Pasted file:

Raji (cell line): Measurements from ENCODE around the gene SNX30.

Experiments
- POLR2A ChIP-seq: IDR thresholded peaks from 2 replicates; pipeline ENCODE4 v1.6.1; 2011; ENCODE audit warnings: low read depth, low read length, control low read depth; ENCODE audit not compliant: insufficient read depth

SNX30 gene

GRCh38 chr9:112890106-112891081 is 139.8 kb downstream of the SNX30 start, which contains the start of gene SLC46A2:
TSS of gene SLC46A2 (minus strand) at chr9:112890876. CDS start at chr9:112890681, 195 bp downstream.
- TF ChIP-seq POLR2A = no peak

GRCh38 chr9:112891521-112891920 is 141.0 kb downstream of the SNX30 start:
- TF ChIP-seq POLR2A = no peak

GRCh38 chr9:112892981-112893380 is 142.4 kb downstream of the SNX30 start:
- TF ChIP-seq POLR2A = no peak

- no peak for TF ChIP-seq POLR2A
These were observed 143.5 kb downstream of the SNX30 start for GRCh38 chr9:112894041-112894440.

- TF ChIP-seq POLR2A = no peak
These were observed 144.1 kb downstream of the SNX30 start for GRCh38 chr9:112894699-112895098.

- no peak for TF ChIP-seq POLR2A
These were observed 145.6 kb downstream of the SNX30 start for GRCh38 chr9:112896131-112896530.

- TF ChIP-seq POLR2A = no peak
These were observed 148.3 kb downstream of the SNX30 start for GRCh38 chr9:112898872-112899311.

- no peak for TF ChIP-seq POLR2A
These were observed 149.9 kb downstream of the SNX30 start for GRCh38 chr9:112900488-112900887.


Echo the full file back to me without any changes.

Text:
Raji (cell line): Measurements from ENCODE around the gene SNX30.

Experiments
- POLR2A ChIP-seq: IDR thresholded peaks from 2 replicates; pipeline ENCODE4 v1.6.1; 2011; ENCODE audit warnings: low read depth, low read length, control low read depth; ENCODE audit not compliant: insufficient read depth

SNX30 gene

GRCh38 chr9:112890106-112891081 is 139.8 kb downstream of the SNX30 start, which contains the start of gene SLC46A2:
TSS of gene SLC46A2 (minus strand) at chr9:112890876. CDS start at chr9:112890681, 195 bp downstream.
- TF ChIP-seq POLR2A = no peak

GRCh38 chr9:112891521-112891920 is 141.0 kb downstream of the SNX30 start:
- TF ChIP-seq POLR2A = no peak

GRCh38 chr9:112892981-112893380 is 142.4 kb downstream of the SNX30 start:
- TF ChIP-seq POLR2A = no peak

- no peak for TF ChIP-seq POLR2A
These were observed 143.5 kb downstream of the SNX30 start for GRCh38 chr9:112894041-112894440.

- TF ChIP-seq POLR2A = no peak
These were observed 144.1 kb downstream of the SNX30 start for GRCh38 chr9:112894699-112895098.

- no peak for TF ChIP-seq POLR2A
These were observed 145.6 kb downstream of the SNX30 start for GRCh38 chr9:112896131-112896530.

- TF ChIP-seq POLR2A = no peak
These were observed 148.3 kb downstream of the SNX30 start for GRCh38 chr9:112898872-112899311.

- no peak for TF ChIP-seq POLR2A
These were observed 149.9 kb downstream of the SNX30 start for GRCh38 chr9:112900488-112900887.